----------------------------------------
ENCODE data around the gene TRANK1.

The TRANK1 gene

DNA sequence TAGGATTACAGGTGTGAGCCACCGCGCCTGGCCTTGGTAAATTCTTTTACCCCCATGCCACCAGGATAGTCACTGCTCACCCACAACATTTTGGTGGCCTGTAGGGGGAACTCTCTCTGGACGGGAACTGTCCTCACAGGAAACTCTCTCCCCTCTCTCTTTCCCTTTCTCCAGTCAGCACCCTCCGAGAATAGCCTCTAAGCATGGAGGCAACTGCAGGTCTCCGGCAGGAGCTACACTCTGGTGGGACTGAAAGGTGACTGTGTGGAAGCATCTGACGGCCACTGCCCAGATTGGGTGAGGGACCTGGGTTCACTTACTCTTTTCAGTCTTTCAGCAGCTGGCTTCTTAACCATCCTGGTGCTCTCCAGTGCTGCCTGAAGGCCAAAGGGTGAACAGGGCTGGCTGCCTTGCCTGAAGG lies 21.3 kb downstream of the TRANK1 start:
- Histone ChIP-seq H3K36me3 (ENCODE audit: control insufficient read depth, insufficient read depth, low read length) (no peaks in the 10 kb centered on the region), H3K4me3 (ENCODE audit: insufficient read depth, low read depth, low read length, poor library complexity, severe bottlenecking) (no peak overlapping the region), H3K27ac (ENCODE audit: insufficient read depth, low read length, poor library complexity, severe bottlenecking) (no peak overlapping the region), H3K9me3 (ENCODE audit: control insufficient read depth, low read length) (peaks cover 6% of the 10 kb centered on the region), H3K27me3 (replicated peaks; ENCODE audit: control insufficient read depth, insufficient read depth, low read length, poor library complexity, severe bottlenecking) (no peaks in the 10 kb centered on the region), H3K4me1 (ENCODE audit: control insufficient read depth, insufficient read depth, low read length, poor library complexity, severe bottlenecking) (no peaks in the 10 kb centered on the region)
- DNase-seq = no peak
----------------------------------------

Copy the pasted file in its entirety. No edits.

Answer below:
ENCODE data around the gene TRANK1.

The TRANK1 gene

DNA sequence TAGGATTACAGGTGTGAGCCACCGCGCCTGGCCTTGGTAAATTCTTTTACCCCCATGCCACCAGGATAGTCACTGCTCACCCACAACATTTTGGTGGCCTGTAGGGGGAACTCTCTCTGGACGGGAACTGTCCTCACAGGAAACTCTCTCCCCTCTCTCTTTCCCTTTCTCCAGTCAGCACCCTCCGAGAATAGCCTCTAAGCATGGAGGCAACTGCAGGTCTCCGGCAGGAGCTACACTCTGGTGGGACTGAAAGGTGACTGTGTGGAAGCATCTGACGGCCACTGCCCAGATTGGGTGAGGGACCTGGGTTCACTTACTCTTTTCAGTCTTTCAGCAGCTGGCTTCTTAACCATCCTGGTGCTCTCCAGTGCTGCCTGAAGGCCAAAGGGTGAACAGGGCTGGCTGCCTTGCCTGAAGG lies 21.3 kb downstream of the TRANK1 start:
- Histone ChIP-seq H3K36me3 (ENCODE audit: control insufficient read depth, insufficient read depth, low read length) (no peaks in the 10 kb centered on the region), H3K4me3 (ENCODE audit: insufficient read depth, low read depth, low read length, poor library complexity, severe bottlenecking) (no peak overlapping the region), H3K27ac (ENCODE audit: insufficient read depth, low read length, poor library complexity, severe bottlenecking) (no peak overlapping the region), H3K9me3 (ENCODE audit: control insufficient read depth, low read length) (peaks cover 6% of the 10 kb centered on the region), H3K27me3 (replicated peaks; ENCODE audit: control insufficient read depth, insufficient read depth, low read length, poor library complexity, severe bottlenecking) (no peaks in the 10 kb centered on the region), H3K4me1 (ENCODE audit: control insufficient read depth, insufficient read depth, low read length, poor library complexity, severe bottlenecking) (no peaks in the 10 kb centered on the region)
- DNase-seq = no peak